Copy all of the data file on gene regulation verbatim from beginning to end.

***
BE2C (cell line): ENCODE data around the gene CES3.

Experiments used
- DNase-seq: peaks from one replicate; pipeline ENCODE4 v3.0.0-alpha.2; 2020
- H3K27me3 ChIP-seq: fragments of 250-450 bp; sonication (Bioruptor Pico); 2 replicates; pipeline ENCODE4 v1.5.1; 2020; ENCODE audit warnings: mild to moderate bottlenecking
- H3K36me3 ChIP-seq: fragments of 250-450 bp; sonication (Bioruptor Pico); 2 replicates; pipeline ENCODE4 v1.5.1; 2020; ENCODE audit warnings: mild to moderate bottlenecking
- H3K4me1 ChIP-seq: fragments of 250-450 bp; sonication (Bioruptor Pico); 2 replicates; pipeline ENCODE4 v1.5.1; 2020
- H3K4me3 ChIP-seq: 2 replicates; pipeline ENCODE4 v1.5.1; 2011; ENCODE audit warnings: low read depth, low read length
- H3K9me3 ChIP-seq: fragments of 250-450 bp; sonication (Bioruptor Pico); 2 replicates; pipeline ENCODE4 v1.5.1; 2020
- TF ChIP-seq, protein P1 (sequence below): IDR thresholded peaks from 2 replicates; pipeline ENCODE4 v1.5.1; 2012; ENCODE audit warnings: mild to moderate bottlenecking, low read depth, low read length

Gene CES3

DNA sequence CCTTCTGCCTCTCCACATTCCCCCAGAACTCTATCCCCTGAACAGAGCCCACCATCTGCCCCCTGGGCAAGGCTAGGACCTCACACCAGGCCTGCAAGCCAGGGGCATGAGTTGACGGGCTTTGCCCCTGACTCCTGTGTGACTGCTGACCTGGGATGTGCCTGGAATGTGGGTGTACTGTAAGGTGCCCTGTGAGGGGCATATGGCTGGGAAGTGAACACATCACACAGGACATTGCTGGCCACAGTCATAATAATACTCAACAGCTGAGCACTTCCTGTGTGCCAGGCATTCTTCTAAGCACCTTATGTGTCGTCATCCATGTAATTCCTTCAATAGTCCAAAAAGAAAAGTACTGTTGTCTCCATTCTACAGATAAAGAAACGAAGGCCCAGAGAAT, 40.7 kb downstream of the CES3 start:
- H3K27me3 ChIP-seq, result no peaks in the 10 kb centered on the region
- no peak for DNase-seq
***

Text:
BE2C (cell line): ENCODE data around the gene CES3.

Experiments used
- DNase-seq: peaks from one replicate; pipeline ENCODE4 v3.0.0-alpha.2; 2020
- H3K27me3 ChIP-seq: fragments of 250-450 bp; sonication (Bioruptor Pico); 2 replicates; pipeline ENCODE4 v1.5.1; 2020; ENCODE audit warnings: mild to moderate bottlenecking
- H3K36me3 ChIP-seq: fragments of 250-450 bp; sonication (Bioruptor Pico); 2 replicates; pipeline ENCODE4 v1.5.1; 2020; ENCODE audit warnings: mild to moderate bottlenecking
- H3K4me1 ChIP-seq: fragments of 250-450 bp; sonication (Bioruptor Pico); 2 replicates; pipeline ENCODE4 v1.5.1; 2020
- H3K4me3 ChIP-seq: 2 replicates; pipeline ENCODE4 v1.5.1; 2011; ENCODE audit warnings: low read depth, low read length
- H3K9me3 ChIP-seq: fragments of 250-450 bp; sonication (Bioruptor Pico); 2 replicates; pipeline ENCODE4 v1.5.1; 2020
- TF ChIP-seq, protein P1 (sequence below): IDR thresholded peaks from 2 replicates; pipeline ENCODE4 v1.5.1; 2012; ENCODE audit warnings: mild to moderate bottlenecking, low read depth, low read length

Gene CES3

DNA sequence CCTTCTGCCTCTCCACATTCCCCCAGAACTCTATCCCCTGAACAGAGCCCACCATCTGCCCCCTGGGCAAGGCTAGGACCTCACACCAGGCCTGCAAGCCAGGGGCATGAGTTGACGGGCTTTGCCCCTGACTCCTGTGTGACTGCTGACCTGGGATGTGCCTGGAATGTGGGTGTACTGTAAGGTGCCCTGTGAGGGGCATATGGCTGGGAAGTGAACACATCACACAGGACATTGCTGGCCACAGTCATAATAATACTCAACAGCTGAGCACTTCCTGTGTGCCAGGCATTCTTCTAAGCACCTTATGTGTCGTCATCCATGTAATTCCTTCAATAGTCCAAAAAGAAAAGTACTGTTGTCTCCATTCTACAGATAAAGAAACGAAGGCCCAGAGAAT, 40.7 kb downstream of the CES3 start:
- H3K27me3 ChIP-seq, result no peaks in the 10 kb centered on the region
- no peak for DNase-seq